Cybersecurity threats continue for Illinois public institutions

Lincoln College in Logan County closed its doors for good after 157 years in operation in 2022, becoming the first U.S. institution of higher learning to shut down in part due to a ransomware attack. The school was named after President Abraham Lincoln and broke ground on his birthday in 1865. It was one of only a handful of rural American colleges that qualified as predominantly Black institutions by the Department of Education.

A cybersecurity threat is the threat of a malicious attack by an individual or organization attempting to gain access to a computer network, corrupt data, or steal confidential information. No organization is immune from cyber-attacks and data breaches. Some attacks can even destroy computer systems. The most common cyber-attack is malicious software, more commonly known as malware. Malware includes spyware, ransomware, backdoors, trojans, viruses, and worms. 

In addition, more than 90 percent of cyber-attacks begin with a phishing e-mail to an unexpected victim. And nearly one-third of all successful breaches involve the use of phishing techniques. It is advisable to only open attachments when an individual is expected them and know what they contain, even if it is coming from a known sender. 91% of all cyber attacks begin with a phishing email to an unexpected victim | Deloitte Malaysia | Risk Advisory | Press releases

At Lincoln College, cyber criminals encrypted many of the school’s files, and the institution no longer had access to critical enrollment, admissions, and fundraising information. A ransom note was included, and the school paid out a large, but undisclosed sum (less than $100,000) via its cyber insurance policy. Still, it took months for employees to regain access to all of their systems. 

This delay served as the final blow, and the Lincoln College Board of Trustees voted to close the school for several reasons. Enrollment projections for the next year, once discovered after the attack, were very low. Coming on the heels of the COVID-19 pandemic, the college was already on shaky financial ground and enrollment and fundraising numbers were declining steeply. The timing of the events that led to the closure was particularly shocking and unsettling for students, as the college had celebrated its highest-ever enrollment, just before the pandemic, during the 2019-20 academic year.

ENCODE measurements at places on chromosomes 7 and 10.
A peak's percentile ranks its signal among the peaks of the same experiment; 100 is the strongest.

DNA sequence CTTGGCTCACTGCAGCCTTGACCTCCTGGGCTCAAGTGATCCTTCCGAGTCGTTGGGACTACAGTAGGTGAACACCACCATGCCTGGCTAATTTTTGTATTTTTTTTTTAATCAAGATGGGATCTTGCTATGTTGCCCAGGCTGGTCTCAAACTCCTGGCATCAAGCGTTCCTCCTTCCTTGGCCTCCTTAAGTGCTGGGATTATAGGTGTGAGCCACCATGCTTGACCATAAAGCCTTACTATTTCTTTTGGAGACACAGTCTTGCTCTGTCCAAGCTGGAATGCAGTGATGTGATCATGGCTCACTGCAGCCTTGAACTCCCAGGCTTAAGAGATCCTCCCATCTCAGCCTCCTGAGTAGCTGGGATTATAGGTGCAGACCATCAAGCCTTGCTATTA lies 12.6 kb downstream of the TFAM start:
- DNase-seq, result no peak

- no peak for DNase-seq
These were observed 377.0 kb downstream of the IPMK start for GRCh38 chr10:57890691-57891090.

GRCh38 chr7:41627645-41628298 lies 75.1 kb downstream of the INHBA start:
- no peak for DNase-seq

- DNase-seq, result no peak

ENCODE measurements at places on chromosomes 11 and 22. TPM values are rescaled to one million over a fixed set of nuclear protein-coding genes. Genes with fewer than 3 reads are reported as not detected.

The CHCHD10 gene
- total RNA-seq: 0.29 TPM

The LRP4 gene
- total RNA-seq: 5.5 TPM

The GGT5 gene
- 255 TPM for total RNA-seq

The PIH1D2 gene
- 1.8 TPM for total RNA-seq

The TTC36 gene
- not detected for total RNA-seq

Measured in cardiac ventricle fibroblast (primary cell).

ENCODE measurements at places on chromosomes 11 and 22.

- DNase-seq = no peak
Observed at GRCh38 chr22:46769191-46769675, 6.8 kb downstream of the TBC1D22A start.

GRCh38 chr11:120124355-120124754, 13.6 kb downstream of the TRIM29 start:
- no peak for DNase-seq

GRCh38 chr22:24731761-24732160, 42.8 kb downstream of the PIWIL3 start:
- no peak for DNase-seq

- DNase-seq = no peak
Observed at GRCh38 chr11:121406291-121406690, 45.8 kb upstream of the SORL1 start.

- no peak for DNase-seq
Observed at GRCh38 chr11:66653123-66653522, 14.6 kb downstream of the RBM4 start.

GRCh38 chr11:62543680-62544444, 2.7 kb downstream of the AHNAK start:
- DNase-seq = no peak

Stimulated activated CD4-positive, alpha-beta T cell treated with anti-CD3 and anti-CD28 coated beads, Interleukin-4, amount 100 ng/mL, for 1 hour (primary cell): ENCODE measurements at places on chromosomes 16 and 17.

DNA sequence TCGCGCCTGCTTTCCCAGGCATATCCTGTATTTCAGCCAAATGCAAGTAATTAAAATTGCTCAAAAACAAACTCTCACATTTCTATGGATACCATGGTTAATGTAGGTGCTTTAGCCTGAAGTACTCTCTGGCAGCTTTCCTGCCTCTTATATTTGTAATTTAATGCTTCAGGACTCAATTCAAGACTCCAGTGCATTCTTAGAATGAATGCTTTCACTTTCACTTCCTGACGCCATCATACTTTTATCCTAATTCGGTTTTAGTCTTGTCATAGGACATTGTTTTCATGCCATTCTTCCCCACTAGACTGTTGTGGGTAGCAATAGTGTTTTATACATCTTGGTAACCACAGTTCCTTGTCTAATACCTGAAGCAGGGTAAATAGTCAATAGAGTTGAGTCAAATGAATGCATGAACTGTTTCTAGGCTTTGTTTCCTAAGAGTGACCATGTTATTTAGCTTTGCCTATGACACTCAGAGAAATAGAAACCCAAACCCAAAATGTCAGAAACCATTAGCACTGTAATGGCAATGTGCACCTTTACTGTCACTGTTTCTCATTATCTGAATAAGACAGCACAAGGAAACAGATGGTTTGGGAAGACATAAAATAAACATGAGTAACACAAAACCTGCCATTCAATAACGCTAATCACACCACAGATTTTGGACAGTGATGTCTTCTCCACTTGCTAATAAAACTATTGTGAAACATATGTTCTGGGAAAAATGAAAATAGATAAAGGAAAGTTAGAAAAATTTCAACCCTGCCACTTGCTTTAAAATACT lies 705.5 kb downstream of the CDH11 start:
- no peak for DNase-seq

“The shocking closure of Lincoln College left hundreds of students’ futures in limbo,” stated Rep. Bill Hauter (R-Morton). “Thousands of students and faculty members will cherish their memories and experiences from Lincoln. Many small colleges and universities are already facing difficult futures in the modern economic climate, and these cyber-attacks are pouring salt on top of the wound. We must acknowledge these threats and work to combat and prevent them from happening.”

Hackers also executed a cyber-attack at Heartland Community College in Normal in 2020. The timing of the attack was targeted, in the middle of the night, and about half of the college’s servers were taken out. In response, the school budgeted $1 million in response to improve cybersecurity measures. In addition, the cost of the attack was estimated at $500,000, with half of that expected to be reimbursed by insurance. 

At Illinois Valley Community College in Oglesby, hackers shut down the college’s servers shortly after the COVID-19 pandemic hit and the campus had shifted to all online classes. The attack locked the college out of its own networks and caused the website and e-mail system to crash. A ransom note was left, but administrators did not respond to the message. Outside consultants were hired, and servers were unlocked before online classes could be disrupted. Most of the data was able to be recovered, and the school spent more than $250,000 for system updates, rebuilding security systems, and server backups. 

Colleges and universities operate on a more easily accessible network for the purpose of sharing knowledge, making them prime targets for cyber-attacks. They also have the benefit of harboring many types of sensitive data that criminals can potentially exploit. Cyber-attacks are increasing in number, sophistication, and cost across all industries. As states struggle to recover from the pandemic and face recession predictions for the future, funding for higher education is likely to take more severe hits. Shrinking budgets make it harder to invest in cybersecurity measures. 

Cyber insurers are often paying out more money in response to these breaches and attacks. Premiums have increased by as much as 300 percent for colleges and universities, and those types of increases are not sustainable for many institutions. This leads to the question of where colleges and universities should invest in cybersecurity resources in the future. There are potential pathways forward, including fully embracing a zero-trust model of defense, among others. Whichever path or plan is chosen, educational institutions remain in a very precarious position.